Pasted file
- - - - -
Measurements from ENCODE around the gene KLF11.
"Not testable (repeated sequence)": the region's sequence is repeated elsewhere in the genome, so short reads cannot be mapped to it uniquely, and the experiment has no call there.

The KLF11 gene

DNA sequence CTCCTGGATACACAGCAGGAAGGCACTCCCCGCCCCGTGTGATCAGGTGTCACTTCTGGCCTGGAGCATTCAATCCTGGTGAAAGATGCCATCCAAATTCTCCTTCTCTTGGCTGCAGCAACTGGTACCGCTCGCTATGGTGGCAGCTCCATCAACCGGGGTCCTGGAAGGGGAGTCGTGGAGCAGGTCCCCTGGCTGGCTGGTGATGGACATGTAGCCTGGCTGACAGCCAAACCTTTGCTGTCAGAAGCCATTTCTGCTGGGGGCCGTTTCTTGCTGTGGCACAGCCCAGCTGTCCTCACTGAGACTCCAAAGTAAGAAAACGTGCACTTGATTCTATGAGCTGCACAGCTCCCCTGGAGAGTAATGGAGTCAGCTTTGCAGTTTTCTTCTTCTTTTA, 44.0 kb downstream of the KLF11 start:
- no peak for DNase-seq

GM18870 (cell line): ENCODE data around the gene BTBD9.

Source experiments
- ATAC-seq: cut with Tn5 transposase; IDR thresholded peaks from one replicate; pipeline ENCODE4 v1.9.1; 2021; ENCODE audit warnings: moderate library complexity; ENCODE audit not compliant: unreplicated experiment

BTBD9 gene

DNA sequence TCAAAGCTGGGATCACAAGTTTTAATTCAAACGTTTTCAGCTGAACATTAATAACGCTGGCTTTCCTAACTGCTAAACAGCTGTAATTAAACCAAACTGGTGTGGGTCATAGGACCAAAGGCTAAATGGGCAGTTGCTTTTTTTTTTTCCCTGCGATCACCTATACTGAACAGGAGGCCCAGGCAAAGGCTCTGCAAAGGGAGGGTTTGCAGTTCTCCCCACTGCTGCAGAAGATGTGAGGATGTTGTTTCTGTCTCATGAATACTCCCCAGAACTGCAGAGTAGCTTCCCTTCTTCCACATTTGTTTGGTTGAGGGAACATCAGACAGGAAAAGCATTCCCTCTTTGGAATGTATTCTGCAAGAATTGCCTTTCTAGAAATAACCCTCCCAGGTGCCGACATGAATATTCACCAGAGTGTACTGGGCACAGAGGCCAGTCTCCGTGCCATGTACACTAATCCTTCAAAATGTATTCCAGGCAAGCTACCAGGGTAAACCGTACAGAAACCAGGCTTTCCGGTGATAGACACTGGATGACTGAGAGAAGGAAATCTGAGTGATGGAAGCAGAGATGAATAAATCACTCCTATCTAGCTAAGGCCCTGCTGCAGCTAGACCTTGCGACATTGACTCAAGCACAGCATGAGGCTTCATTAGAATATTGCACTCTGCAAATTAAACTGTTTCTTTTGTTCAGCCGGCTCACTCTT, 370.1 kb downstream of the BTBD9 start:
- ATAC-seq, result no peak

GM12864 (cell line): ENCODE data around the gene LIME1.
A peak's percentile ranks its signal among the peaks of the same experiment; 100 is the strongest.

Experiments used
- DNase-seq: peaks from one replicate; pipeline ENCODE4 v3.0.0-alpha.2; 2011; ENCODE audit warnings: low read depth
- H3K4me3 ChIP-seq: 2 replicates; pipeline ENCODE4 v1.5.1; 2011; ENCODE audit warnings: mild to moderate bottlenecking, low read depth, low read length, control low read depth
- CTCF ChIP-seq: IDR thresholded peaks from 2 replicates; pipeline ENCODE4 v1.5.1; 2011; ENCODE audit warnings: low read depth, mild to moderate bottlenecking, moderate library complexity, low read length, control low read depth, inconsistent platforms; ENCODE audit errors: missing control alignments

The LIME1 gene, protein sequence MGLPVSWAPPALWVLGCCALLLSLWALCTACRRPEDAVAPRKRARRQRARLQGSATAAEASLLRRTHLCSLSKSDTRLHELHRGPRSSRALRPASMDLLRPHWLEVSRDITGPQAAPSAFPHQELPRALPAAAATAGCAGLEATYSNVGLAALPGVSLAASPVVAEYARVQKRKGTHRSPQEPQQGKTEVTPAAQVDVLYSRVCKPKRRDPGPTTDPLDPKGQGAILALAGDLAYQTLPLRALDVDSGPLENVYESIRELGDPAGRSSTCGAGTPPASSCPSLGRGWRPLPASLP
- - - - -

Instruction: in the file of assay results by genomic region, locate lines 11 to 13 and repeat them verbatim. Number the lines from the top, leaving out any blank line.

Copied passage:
- ATAC-seq, result no peak

GM12864 (cell line): ENCODE data around the gene LIME1.
A peak's percentile ranks its signal among the peaks of the same experiment; 100 is the strongest.